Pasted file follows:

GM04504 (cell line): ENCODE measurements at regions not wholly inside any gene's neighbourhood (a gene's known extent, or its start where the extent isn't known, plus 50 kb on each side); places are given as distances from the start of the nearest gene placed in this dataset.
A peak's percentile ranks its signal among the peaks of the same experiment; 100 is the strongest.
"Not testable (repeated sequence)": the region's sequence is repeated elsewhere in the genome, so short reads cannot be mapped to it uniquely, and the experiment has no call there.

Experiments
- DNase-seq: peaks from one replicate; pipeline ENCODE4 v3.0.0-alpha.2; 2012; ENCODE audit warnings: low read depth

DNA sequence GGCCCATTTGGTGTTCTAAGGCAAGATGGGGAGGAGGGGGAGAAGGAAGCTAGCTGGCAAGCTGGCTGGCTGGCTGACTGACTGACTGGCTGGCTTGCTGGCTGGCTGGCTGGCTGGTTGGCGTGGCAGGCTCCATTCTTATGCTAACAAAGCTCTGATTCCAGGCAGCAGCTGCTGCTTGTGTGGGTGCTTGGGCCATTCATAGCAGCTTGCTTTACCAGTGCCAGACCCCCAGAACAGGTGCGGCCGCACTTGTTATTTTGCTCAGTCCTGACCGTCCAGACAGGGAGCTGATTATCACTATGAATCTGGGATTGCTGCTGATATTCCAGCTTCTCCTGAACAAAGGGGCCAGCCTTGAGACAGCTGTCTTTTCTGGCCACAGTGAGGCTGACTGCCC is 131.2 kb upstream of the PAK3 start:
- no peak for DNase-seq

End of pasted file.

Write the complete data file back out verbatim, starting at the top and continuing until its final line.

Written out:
GM04504 (cell line): ENCODE measurements at regions not wholly inside any gene's neighbourhood (a gene's known extent, or its start where the extent isn't known, plus 50 kb on each side); places are given as distances from the start of the nearest gene placed in this dataset.
A peak's percentile ranks its signal among the peaks of the same experiment; 100 is the strongest.
"Not testable (repeated sequence)": the region's sequence is repeated elsewhere in the genome, so short reads cannot be mapped to it uniquely, and the experiment has no call there.

Experiments
- DNase-seq: peaks from one replicate; pipeline ENCODE4 v3.0.0-alpha.2; 2012; ENCODE audit warnings: low read depth

DNA sequence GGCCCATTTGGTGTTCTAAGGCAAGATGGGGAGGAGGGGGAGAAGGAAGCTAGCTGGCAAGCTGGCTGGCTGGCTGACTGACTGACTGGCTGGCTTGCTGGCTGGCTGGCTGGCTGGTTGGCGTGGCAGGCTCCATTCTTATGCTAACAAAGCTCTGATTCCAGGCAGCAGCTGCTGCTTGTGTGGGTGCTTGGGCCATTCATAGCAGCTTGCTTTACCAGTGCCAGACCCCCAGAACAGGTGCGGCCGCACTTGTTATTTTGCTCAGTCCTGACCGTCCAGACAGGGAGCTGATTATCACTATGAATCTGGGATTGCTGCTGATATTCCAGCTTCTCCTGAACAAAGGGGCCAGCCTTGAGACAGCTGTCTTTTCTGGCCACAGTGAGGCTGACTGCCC is 131.2 kb upstream of the PAK3 start:
- no peak for DNase-seq